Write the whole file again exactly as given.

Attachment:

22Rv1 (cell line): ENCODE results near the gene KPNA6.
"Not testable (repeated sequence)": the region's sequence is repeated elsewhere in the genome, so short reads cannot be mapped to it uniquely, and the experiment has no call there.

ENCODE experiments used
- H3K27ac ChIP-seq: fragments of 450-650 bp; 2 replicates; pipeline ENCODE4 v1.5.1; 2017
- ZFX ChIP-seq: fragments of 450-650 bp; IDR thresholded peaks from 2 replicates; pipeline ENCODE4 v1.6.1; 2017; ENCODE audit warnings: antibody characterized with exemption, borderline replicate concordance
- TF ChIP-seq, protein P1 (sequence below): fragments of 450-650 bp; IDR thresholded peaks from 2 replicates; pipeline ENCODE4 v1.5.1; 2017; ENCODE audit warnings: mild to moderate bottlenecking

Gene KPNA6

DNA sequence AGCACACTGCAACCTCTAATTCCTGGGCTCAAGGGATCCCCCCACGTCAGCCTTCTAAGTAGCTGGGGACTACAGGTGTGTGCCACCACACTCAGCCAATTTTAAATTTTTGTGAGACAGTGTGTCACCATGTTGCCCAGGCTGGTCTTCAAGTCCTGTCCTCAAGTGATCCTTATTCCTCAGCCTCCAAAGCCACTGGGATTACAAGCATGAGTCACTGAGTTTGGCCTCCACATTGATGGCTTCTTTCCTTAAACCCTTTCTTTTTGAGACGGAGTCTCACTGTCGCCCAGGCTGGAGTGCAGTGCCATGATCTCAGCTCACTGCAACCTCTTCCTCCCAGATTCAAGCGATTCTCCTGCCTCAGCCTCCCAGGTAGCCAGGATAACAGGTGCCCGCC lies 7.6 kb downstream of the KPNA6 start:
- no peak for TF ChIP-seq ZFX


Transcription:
22Rv1 (cell line): ENCODE results near the gene KPNA6.
"Not testable (repeated sequence)": the region's sequence is repeated elsewhere in the genome, so short reads cannot be mapped to it uniquely, and the experiment has no call there.

ENCODE experiments used
- H3K27ac ChIP-seq: fragments of 450-650 bp; 2 replicates; pipeline ENCODE4 v1.5.1; 2017
- ZFX ChIP-seq: fragments of 450-650 bp; IDR thresholded peaks from 2 replicates; pipeline ENCODE4 v1.6.1; 2017; ENCODE audit warnings: antibody characterized with exemption, borderline replicate concordance
- TF ChIP-seq, protein P1 (sequence below): fragments of 450-650 bp; IDR thresholded peaks from 2 replicates; pipeline ENCODE4 v1.5.1; 2017; ENCODE audit warnings: mild to moderate bottlenecking

Gene KPNA6

DNA sequence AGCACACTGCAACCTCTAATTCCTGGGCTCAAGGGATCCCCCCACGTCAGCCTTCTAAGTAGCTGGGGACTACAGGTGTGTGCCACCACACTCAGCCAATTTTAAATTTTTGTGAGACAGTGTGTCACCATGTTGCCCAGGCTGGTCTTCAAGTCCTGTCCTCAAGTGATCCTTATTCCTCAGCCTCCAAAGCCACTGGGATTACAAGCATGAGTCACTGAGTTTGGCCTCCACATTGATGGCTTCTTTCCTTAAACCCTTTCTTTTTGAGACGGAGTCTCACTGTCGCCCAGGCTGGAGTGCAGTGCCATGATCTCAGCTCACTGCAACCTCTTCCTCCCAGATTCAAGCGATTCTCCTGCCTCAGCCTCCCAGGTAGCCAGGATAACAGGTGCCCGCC lies 7.6 kb downstream of the KPNA6 start:
- no peak for TF ChIP-seq ZFX